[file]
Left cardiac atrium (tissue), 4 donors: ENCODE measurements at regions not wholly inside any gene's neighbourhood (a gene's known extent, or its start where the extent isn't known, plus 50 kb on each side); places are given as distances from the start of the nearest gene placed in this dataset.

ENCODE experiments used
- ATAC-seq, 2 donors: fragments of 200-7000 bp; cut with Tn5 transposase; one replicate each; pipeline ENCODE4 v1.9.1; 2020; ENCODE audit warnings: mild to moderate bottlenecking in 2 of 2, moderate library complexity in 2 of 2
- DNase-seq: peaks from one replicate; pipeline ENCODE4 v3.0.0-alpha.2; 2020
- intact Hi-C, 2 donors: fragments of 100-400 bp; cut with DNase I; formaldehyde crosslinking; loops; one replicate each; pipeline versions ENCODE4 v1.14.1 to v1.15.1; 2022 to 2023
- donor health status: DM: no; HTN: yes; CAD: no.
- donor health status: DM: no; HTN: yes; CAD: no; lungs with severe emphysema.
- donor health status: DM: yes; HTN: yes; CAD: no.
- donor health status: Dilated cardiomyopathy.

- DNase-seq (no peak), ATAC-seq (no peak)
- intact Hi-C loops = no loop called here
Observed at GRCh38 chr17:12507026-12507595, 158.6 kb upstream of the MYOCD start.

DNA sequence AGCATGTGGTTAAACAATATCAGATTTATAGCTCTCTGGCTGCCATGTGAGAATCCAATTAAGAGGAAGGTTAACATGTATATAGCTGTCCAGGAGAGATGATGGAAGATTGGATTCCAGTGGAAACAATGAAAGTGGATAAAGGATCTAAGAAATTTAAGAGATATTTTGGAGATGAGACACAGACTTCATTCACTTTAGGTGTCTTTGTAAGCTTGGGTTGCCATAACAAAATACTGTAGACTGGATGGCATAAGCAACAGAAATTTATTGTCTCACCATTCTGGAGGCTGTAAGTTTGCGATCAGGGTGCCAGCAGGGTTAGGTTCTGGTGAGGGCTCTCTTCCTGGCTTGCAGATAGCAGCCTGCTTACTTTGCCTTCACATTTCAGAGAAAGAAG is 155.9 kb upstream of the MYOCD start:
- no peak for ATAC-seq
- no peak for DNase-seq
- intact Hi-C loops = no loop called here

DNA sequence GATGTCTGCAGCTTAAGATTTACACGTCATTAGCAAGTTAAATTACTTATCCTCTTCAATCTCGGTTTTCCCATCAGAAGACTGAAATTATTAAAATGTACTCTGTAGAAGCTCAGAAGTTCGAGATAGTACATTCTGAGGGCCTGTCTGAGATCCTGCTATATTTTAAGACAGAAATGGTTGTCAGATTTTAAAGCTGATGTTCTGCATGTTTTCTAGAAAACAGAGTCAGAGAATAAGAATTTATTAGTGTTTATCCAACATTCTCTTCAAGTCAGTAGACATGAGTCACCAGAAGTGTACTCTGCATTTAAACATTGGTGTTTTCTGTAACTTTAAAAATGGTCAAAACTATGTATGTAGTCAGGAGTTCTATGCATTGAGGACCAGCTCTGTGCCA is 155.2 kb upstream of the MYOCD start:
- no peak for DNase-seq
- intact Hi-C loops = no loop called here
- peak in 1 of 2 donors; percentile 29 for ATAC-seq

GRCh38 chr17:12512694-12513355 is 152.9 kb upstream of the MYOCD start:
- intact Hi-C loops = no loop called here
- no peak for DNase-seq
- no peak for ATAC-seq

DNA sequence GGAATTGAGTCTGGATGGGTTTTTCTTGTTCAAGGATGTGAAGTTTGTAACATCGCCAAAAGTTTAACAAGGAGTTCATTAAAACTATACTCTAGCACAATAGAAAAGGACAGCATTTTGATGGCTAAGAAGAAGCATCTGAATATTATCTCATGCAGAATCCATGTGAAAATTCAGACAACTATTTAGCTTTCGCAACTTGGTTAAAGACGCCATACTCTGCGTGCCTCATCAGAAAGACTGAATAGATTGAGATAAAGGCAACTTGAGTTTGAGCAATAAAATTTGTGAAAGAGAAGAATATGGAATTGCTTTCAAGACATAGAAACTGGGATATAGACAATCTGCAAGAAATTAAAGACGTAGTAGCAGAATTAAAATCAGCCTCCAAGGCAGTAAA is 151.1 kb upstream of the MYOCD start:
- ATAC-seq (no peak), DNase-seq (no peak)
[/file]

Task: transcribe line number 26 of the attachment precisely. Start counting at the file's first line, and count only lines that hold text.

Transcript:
- ATAC-seq (no peak), DNase-seq (no peak)